CALIFORNIA BLACK RAIL (LATERALLUS JAMAICENSIS COTURNICULUS) RESPONSE TO MARSH ENHANCEMENT AT POINT PINOLE REGIONAL SHORELINE, CALIFORNIA
|David L Riensche; East Bay Regional Park District, ; firstname.lastname@example.org;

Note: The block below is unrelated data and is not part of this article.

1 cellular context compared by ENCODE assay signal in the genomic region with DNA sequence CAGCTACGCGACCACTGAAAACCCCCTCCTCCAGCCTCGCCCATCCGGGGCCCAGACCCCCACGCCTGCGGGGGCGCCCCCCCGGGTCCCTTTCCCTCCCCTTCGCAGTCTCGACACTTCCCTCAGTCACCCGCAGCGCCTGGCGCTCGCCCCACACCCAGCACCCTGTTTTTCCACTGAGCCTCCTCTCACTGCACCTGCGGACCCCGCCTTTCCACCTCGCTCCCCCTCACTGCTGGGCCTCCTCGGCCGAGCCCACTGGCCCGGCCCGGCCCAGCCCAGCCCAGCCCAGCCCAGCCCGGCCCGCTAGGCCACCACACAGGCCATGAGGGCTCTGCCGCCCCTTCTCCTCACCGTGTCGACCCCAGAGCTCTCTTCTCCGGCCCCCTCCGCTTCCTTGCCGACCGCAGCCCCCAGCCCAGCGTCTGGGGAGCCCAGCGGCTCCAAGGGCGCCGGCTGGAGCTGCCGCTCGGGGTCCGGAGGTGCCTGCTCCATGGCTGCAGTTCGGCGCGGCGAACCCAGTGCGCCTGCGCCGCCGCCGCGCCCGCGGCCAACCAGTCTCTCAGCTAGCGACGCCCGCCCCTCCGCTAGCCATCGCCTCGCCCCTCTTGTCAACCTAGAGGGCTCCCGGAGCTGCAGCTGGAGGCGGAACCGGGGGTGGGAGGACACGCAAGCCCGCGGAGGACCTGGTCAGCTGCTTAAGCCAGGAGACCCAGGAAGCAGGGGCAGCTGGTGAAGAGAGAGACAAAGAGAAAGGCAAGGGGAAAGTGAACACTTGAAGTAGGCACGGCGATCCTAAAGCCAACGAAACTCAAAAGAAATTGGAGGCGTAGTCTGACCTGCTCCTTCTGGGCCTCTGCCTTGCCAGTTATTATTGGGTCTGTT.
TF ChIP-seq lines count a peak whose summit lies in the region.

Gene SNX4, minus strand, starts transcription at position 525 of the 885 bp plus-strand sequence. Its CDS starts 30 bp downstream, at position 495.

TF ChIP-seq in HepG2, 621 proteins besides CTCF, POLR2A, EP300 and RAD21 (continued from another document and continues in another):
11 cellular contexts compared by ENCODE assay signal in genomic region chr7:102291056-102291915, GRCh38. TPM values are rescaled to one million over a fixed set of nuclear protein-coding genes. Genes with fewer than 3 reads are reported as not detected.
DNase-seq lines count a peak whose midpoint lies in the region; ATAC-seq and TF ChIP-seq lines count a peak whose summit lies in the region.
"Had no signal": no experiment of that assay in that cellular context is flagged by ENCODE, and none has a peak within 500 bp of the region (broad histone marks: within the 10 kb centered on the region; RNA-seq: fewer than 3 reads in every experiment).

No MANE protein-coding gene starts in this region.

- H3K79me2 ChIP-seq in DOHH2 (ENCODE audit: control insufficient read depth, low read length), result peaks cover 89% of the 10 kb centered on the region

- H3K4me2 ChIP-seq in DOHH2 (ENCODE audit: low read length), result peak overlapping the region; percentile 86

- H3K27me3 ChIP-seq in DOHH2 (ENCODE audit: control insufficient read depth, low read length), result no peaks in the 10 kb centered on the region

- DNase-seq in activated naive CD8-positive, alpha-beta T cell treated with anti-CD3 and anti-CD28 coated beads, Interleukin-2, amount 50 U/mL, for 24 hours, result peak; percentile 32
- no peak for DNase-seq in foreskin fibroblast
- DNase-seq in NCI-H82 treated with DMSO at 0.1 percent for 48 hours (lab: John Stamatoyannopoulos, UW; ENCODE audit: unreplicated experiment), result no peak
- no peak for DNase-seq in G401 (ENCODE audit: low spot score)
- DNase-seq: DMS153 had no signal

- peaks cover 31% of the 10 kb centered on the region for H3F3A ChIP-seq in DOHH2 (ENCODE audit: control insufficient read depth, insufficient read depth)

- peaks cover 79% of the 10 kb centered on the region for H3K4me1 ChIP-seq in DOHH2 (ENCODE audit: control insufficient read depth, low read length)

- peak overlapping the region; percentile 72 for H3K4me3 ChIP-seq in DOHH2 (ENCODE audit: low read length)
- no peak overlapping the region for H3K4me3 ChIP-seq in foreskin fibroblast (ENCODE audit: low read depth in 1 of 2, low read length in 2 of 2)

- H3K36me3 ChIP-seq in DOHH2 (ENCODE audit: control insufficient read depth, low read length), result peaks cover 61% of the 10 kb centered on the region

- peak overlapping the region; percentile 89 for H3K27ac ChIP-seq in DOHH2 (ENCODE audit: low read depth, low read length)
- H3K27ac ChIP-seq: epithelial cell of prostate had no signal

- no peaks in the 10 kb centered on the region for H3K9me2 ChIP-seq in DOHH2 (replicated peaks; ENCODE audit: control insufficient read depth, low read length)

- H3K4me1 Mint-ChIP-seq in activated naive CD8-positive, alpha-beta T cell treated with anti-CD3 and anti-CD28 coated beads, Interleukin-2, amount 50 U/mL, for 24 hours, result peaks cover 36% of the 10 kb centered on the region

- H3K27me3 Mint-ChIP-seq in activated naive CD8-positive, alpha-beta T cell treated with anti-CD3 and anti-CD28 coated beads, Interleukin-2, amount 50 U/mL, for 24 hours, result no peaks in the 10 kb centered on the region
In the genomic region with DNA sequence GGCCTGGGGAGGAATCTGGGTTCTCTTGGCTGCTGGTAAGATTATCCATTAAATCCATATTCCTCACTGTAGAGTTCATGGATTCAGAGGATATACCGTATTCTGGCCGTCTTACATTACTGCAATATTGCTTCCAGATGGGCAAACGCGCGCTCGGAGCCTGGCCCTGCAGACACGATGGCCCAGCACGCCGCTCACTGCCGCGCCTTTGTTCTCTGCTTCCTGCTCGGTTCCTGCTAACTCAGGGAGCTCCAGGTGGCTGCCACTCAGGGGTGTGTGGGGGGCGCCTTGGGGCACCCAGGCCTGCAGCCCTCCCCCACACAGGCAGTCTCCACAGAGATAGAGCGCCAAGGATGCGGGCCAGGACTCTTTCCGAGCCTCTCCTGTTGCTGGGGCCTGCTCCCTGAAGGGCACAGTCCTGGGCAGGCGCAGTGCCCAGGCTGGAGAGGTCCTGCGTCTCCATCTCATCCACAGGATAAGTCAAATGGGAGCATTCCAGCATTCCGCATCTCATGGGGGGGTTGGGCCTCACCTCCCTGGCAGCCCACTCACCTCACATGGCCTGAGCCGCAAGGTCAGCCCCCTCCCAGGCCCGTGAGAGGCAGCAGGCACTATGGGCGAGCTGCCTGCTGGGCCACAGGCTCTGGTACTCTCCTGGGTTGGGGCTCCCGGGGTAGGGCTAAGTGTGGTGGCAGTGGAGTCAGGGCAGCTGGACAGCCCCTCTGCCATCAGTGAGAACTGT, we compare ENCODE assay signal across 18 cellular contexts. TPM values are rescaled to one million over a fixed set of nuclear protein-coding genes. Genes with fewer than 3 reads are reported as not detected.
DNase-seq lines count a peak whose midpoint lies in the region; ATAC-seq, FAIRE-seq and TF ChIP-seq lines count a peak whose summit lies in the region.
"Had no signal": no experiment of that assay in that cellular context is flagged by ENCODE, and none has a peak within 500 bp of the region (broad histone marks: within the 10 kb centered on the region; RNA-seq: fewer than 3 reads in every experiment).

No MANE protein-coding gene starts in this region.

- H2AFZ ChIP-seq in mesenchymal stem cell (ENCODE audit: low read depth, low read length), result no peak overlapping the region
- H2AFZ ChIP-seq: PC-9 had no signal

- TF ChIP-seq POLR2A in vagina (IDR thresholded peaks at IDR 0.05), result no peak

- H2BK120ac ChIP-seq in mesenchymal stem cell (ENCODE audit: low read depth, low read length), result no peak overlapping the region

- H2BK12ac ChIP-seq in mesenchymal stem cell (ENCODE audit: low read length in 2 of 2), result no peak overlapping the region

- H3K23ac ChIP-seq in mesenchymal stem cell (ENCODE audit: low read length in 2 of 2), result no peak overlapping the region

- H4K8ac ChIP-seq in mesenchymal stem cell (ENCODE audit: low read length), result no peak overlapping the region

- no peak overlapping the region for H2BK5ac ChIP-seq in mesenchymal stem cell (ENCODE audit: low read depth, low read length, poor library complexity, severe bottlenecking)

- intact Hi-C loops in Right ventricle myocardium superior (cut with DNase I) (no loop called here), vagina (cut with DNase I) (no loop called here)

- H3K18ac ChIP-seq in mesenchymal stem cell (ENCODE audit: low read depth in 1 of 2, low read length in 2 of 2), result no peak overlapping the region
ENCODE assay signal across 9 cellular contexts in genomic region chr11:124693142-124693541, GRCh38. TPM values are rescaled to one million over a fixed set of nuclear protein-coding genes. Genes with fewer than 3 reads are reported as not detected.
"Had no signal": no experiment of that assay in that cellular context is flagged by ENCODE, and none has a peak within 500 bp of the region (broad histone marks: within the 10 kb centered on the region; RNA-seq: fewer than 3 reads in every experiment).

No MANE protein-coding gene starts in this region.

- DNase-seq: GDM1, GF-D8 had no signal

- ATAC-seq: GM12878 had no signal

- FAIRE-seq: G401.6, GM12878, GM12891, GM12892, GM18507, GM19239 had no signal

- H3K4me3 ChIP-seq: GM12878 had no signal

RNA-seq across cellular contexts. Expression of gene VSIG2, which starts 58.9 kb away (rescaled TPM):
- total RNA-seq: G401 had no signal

California Back Rail (Laterallus jamaicensis coturniculus) is the smallest rail in North America and is largely a resident of fresh, brackish and saltwater wetlands. Due to habitat degradation and destruction, this species is listed as a threatened species in California. Protecting and managing its breeding habitat and restoring adjacent suitable marsh sites are strategies to help its population recover. Habitat enhancement efforts by staff and volunteers of the East Bay Regional Park District at Giant Marsh in Richmond, California have been improving conditions for this native species since 2004. Analysis of systematically obtained call count data, collected there during the breeding seasons of 2013 through 2021 is showing a positive trend of increasing California Black Rails, as compared to the first baseline information collected in 1977 at this location. Field research also is showing that the rail population is now four times higher at this site and that they are typically confined to high marsh habitat, at the upper limits of tidal flooding. Analyzing these trends occurring within Giant Marsh at Point Pinole Regional Shoreline is providing important information that will aid recovery efforts designed to preserve and manage breeding habitat for this threatened species.